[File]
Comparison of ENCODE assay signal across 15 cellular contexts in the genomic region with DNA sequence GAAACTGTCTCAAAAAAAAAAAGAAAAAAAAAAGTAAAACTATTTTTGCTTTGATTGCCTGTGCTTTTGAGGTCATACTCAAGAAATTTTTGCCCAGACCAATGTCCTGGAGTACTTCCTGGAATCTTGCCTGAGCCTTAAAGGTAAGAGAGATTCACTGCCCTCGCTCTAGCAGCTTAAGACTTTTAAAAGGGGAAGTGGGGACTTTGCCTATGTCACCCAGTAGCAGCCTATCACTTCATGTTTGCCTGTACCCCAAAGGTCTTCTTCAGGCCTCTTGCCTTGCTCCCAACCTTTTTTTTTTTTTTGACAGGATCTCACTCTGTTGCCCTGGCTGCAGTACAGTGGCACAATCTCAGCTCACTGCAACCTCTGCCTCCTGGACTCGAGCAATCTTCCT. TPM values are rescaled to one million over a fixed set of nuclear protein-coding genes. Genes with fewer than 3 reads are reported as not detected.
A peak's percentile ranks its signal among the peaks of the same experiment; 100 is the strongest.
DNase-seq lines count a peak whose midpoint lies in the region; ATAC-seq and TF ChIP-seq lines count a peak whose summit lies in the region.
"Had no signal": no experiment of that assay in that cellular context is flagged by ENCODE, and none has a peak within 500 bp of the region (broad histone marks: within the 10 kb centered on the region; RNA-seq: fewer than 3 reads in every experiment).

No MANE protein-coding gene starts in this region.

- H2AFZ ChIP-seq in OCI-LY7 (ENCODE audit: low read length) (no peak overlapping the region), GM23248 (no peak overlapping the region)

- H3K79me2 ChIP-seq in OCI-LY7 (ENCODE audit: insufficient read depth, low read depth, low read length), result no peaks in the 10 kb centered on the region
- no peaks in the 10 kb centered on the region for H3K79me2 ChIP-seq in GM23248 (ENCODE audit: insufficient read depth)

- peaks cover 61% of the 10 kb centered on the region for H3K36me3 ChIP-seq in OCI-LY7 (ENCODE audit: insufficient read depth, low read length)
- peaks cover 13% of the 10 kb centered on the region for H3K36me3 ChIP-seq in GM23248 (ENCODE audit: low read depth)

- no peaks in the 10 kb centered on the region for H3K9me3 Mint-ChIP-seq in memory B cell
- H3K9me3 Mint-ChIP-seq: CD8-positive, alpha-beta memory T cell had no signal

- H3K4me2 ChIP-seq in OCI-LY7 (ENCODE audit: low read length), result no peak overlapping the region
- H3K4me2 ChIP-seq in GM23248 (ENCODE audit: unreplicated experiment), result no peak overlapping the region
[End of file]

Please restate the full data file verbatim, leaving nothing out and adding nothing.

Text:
Comparison of ENCODE assay signal across 15 cellular contexts in the genomic region with DNA sequence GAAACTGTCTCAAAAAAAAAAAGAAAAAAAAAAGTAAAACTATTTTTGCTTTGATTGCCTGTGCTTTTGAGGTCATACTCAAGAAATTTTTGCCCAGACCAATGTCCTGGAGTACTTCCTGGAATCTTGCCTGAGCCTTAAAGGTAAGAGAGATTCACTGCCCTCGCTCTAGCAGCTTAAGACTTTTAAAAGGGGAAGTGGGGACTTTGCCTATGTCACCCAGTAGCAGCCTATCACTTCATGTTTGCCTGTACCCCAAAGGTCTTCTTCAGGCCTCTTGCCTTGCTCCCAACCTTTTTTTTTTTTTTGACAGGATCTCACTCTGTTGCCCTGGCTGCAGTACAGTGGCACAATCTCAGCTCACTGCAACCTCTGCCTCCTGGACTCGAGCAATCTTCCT. TPM values are rescaled to one million over a fixed set of nuclear protein-coding genes. Genes with fewer than 3 reads are reported as not detected.
A peak's percentile ranks its signal among the peaks of the same experiment; 100 is the strongest.
DNase-seq lines count a peak whose midpoint lies in the region; ATAC-seq and TF ChIP-seq lines count a peak whose summit lies in the region.
"Had no signal": no experiment of that assay in that cellular context is flagged by ENCODE, and none has a peak within 500 bp of the region (broad histone marks: within the 10 kb centered on the region; RNA-seq: fewer than 3 reads in every experiment).

No MANE protein-coding gene starts in this region.

- H2AFZ ChIP-seq in OCI-LY7 (ENCODE audit: low read length) (no peak overlapping the region), GM23248 (no peak overlapping the region)

- H3K79me2 ChIP-seq in OCI-LY7 (ENCODE audit: insufficient read depth, low read depth, low read length), result no peaks in the 10 kb centered on the region
- no peaks in the 10 kb centered on the region for H3K79me2 ChIP-seq in GM23248 (ENCODE audit: insufficient read depth)

- peaks cover 61% of the 10 kb centered on the region for H3K36me3 ChIP-seq in OCI-LY7 (ENCODE audit: insufficient read depth, low read length)
- peaks cover 13% of the 10 kb centered on the region for H3K36me3 ChIP-seq in GM23248 (ENCODE audit: low read depth)

- no peaks in the 10 kb centered on the region for H3K9me3 Mint-ChIP-seq in memory B cell
- H3K9me3 Mint-ChIP-seq: CD8-positive, alpha-beta memory T cell had no signal

- H3K4me2 ChIP-seq in OCI-LY7 (ENCODE audit: low read length), result no peak overlapping the region
- H3K4me2 ChIP-seq in GM23248 (ENCODE audit: unreplicated experiment), result no peak overlapping the region